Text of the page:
Athletes should consider attending a junior college

Athletes+should+consider+attending+a+junior+college

Colin Leslie, Reporter

According to their team websites, seven of the 33 players on the University of Illinois baseball roster attended a junior college beforehand, and 11 of the 38 players on the University of Iowa’s team did the same. 

These 14 players and the group of students they represent should discredit the idea that a high school student-athlete must immediately attend a four-year university. At Illinois and Iowa, former junior college athletes make up about 21% and 29% respectively. U-High student-athletes should consider junior college as a legitimate option and their college counselors should make sure they know what a junior college has to offer.

It is understandable that student-athletes and their families who can afford to pay for a four-year university, as many U-High families can, would dismiss the option of a junior college; however, doing this dismisses the athletic and educational advantages that junior college offers, such as playing time and smaller class sizes. It is not just about the lower costs and financial aid, which are appealing nonetheless.

Because junior colleges are two-year schools exclusively for first and second year students, freshmen often get playing time immediately, which allows them to develop and get noticed by university recruiters.”

A student-athlete who has been slow to develop physically or technically in their sport can attend a junior college in order to show prospective four-year universities their abilities. Because junior colleges are two-year schools exclusively for first and second year students, freshmen often get playing time immediately, which allows them to develop and get noticed by university recruiters. At universities, on the other hand, freshmen are often benched for the entire year, presenting unideal situations for the development of  student-athletes.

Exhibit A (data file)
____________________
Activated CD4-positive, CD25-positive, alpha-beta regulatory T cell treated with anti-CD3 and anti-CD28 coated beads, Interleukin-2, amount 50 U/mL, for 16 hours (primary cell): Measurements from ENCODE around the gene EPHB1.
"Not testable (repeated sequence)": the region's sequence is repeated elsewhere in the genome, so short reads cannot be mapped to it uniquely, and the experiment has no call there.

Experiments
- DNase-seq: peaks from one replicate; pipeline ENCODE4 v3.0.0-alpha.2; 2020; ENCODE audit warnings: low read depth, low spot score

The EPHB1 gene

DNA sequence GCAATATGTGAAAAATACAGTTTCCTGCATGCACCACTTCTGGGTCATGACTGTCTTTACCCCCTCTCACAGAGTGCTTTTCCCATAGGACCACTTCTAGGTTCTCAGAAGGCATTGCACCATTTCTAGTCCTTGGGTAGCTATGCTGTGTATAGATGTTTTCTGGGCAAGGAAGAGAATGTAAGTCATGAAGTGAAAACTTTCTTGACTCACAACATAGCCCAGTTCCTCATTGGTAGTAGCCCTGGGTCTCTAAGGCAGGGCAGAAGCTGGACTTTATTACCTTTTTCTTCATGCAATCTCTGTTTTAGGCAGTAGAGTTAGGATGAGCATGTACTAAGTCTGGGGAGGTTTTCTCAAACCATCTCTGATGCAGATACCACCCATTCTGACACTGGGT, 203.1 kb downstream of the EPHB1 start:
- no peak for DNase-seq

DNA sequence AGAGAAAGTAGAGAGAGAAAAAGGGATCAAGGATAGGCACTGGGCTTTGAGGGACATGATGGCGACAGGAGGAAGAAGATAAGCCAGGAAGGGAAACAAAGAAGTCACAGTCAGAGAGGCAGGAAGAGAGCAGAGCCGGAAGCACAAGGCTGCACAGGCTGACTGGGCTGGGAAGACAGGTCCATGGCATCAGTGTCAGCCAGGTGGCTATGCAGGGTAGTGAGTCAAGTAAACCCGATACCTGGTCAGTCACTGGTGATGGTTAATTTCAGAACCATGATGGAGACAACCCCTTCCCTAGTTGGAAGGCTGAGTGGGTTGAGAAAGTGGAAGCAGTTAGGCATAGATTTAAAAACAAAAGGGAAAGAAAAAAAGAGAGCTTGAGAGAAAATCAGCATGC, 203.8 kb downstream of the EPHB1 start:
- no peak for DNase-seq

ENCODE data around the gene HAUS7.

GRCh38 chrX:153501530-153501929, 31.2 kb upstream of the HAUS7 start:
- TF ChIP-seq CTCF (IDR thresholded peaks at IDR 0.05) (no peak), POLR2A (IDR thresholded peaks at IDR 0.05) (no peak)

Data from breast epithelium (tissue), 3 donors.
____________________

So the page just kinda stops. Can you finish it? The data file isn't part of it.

For a student-athlete who has trouble academically and whose grades may not be satisfactory to get into their ideal four-year university, despite being advanced enough athletically, junior colleges are appealing. According to the Wayne County Community College District in Detroit, the average community college class has 25-35 students, while four-year universities can have lecture halls with 150-300 or more students. With smaller classes, student-athletes can obtain one-on-one help from their teachers at junior college, something that is not offered by many universities.

A junior college has more to offer than just lower costs and financial aid. There is no reason not to present all U-High student-athletes with every single option when helping them make a decision about the next stage of their life. Rather than pushing slowly-developing athletes or academically-challenged students into a situation that they are not ready for and that does not meet their needs, we should remove the pressure of choosing a four-year university and inform them about junior colleges.